The Archbishop of Canterbury continued his mission to shift the Church's relationship to finance as he commissioned a group of 'Church Credit Champions' in a service in east London tonight.
The volunteers will help churches tackle issues of debt, credit and money in their local area. Gathering from dioceses across London and Liverpool, they listened to Justin Welby speak of the need to improve the Church's engagement with money.
"Christian relationship with money has been ambivalent at best," Welby said in his sermon. "We know what is wrong but we are unclear what is right.
"The classic response is just to stay out of the system."
Welby hopes this new project will help the Church engage more positively with credit and debt. The former oil executive said money was master and tyrant over so many lives but also spoke of the positive effect it can have.
"It is a shock when money, which promised to look after us so well, proves to be a cruel master," he said.
"But when money is turned in to a servant, it releases what God has given us in creativity.
"Money has to be the protagonist in some stories for that story to work."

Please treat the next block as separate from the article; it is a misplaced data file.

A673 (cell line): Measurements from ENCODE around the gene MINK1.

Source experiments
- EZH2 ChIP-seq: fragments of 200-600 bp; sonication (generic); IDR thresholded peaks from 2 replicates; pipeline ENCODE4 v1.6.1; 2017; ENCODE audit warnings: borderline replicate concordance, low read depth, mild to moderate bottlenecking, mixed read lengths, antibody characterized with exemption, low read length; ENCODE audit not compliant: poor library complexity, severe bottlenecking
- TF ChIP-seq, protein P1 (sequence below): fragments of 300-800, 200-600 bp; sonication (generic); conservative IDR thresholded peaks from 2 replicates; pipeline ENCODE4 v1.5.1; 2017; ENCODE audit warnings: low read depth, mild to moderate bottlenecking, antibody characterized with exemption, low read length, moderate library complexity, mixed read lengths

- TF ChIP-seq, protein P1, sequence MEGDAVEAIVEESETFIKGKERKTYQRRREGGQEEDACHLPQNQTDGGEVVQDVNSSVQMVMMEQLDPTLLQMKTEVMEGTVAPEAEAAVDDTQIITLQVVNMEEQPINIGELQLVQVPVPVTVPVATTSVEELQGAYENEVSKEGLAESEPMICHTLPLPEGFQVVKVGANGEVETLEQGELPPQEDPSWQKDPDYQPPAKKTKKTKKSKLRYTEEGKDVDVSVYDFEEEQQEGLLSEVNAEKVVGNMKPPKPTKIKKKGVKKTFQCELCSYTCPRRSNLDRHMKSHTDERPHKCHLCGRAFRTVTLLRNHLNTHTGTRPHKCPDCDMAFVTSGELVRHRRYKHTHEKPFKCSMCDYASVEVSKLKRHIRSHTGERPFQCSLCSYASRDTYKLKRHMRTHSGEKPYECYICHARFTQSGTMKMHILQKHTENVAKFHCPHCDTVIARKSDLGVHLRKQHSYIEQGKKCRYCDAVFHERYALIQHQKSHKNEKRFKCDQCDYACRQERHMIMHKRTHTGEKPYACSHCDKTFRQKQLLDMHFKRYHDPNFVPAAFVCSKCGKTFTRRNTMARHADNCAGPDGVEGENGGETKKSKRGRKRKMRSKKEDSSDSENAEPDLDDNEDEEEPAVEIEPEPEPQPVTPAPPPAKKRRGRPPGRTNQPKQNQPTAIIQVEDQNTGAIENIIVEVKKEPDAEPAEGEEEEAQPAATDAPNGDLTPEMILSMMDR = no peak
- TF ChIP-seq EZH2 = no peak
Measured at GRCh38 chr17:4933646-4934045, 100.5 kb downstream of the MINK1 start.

The service at St George in-the East Church, Shadwell, also featured testimonies from people who had struggled with debt in their own lives.
"Undoubtedly I made some bad decisions," one woman said.
"But the other side of the story is that there is an industry which makes money of people's misfortune and weakness," she continued, referring to payday lenders.
These outfits offer short-term loans to people struggling for cash but charge extortionate rates of interest, leaving many crippled with burdensome interest rates.
Since their peak, churches have led a campaign to limit the amount payday lenders could charge.
However Welby has admitted that regulation is not enough and in 2013 he announced he wanted to "compete Wonga out of existence." The Church has since thrown its weight behind credit unions as an alternative.
Welby described payday lenders as the opposite of grace because they ask how much can we charge and still survive? By contrast, credit unions ask, how little can we charge and still be sustainable?
Since 2013 when the archbishop's task force on responsible credit and saving was established, the volume of payday lending in the UK has declined by 68 per cent. Membership of credit unions has continued to rapidly grow over the last decade.
Welby called the shift a "move of the Spirit" and said those who were commissioned as credit champions had "responded to the call of God."
Ultimately, he said, the role of the credit champions must be to point to Christ.
"I urge you to point to liberation, to the true value of humanity which is given by God, not money."